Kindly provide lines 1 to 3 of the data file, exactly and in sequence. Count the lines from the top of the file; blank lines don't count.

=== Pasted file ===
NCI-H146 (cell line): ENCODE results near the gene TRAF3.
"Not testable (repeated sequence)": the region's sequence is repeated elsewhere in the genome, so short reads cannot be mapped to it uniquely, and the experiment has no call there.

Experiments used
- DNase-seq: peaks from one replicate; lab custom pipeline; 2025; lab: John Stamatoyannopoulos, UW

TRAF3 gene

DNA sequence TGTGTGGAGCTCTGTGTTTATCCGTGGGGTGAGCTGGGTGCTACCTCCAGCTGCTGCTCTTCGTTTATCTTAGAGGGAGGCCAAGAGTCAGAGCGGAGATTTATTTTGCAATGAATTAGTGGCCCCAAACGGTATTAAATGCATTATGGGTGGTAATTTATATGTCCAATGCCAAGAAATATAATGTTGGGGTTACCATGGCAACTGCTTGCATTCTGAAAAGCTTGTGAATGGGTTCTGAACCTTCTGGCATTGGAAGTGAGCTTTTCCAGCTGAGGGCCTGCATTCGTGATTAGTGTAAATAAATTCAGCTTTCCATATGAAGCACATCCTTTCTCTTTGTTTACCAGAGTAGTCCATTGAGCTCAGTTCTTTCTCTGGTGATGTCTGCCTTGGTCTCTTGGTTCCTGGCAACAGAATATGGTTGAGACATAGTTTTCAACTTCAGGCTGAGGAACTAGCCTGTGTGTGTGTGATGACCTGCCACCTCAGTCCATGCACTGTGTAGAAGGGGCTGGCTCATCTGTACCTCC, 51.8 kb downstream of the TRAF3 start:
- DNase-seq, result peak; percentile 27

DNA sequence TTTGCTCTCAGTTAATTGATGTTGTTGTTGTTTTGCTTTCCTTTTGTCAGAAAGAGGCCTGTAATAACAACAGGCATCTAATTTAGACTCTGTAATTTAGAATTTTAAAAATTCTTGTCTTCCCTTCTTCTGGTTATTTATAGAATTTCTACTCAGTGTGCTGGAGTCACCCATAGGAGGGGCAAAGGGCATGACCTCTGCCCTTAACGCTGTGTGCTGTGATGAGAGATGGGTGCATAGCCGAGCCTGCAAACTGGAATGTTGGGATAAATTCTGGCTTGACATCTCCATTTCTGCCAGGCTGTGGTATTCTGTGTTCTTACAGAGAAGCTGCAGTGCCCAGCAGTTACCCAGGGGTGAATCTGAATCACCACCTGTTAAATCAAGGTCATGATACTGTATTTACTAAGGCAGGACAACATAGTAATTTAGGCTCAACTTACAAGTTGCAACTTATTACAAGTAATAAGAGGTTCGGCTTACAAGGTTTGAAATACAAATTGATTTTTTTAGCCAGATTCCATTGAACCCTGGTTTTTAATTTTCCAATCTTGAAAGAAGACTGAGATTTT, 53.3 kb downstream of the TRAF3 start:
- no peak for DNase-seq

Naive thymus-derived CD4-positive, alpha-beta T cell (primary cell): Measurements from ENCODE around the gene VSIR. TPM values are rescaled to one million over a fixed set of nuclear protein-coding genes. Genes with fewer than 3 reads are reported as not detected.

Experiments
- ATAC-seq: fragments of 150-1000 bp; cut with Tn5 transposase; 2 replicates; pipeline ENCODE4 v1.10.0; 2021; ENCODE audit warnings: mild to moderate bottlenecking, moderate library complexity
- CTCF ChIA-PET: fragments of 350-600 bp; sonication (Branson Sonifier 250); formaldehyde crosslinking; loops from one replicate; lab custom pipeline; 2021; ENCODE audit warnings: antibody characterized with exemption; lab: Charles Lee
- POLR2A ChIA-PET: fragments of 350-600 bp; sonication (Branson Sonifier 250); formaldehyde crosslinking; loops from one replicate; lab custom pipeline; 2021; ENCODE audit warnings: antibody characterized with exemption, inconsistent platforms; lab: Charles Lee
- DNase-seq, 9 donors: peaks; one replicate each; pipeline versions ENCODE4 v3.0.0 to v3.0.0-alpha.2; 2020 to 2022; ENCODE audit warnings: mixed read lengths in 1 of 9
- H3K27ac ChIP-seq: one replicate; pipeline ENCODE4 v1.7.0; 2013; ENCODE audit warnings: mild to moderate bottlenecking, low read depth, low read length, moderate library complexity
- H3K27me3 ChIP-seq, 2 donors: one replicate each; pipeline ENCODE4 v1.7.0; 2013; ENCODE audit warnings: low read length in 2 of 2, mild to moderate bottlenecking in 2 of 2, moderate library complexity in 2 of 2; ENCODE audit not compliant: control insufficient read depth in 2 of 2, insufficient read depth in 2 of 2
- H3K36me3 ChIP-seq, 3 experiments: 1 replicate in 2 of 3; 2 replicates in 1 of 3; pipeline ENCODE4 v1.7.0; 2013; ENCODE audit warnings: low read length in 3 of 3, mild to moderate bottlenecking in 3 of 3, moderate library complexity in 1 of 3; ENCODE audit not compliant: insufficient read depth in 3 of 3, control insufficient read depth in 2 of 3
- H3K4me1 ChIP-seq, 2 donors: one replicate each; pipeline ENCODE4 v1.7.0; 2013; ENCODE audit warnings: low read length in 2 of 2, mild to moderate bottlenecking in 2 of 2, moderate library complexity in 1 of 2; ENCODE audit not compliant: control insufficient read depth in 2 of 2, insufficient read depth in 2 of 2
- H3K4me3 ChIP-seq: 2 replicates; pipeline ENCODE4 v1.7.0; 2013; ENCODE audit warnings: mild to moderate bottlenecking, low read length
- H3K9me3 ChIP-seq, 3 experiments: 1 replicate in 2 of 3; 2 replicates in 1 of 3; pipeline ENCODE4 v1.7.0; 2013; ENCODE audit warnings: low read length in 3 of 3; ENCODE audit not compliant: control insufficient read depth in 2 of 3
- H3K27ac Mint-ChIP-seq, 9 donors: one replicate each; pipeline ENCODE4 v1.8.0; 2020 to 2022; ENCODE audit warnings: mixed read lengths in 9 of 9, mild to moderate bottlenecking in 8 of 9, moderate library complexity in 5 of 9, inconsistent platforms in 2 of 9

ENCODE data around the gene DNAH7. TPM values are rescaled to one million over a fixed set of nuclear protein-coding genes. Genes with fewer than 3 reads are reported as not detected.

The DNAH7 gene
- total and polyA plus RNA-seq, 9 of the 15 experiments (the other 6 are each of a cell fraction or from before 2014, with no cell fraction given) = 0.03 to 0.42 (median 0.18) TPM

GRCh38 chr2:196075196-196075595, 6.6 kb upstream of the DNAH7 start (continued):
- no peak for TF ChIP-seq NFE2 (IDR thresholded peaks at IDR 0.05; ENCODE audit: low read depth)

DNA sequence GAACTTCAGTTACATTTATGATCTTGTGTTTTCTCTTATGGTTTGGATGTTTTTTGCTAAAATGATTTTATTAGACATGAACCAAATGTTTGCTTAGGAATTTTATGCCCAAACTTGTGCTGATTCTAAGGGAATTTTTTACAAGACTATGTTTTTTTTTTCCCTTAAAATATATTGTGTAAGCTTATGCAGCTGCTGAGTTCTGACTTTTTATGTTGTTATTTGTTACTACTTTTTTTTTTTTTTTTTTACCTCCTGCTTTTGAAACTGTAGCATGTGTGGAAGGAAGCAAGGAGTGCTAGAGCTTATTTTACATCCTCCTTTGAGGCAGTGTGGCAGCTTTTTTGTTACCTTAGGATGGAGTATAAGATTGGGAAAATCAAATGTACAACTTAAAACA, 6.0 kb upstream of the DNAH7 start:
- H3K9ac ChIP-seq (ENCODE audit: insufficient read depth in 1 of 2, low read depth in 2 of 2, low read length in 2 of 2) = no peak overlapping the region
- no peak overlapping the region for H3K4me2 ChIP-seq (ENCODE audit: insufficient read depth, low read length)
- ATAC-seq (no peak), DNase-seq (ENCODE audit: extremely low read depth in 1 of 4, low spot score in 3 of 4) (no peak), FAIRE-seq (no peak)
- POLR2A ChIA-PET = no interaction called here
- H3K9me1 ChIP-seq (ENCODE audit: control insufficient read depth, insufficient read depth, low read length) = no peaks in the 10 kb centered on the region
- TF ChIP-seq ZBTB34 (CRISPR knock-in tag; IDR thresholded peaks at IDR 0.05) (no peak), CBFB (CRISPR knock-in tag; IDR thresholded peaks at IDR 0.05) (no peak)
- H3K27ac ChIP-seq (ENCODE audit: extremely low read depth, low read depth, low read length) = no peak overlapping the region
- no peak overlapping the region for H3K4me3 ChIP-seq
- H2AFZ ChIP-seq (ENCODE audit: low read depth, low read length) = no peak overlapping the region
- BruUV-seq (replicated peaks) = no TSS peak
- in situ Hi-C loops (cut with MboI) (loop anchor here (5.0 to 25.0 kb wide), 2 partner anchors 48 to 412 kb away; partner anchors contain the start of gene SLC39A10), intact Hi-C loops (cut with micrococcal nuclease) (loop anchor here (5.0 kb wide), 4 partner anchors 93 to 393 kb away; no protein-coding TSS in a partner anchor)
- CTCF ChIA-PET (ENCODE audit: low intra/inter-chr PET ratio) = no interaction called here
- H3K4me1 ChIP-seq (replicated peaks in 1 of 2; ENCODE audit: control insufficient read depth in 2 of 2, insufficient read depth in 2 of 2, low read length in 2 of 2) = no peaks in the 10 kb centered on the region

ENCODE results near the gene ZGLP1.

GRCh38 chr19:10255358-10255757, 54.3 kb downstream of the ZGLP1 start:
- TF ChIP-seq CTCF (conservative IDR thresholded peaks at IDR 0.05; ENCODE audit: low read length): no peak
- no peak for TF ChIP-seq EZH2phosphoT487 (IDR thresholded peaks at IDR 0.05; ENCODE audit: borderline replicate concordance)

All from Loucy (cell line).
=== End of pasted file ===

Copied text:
NCI-H146 (cell line): ENCODE results near the gene TRAF3.
"Not testable (repeated sequence)": the region's sequence is repeated elsewhere in the genome, so short reads cannot be mapped to it uniquely, and the experiment has no call there.

Experiments used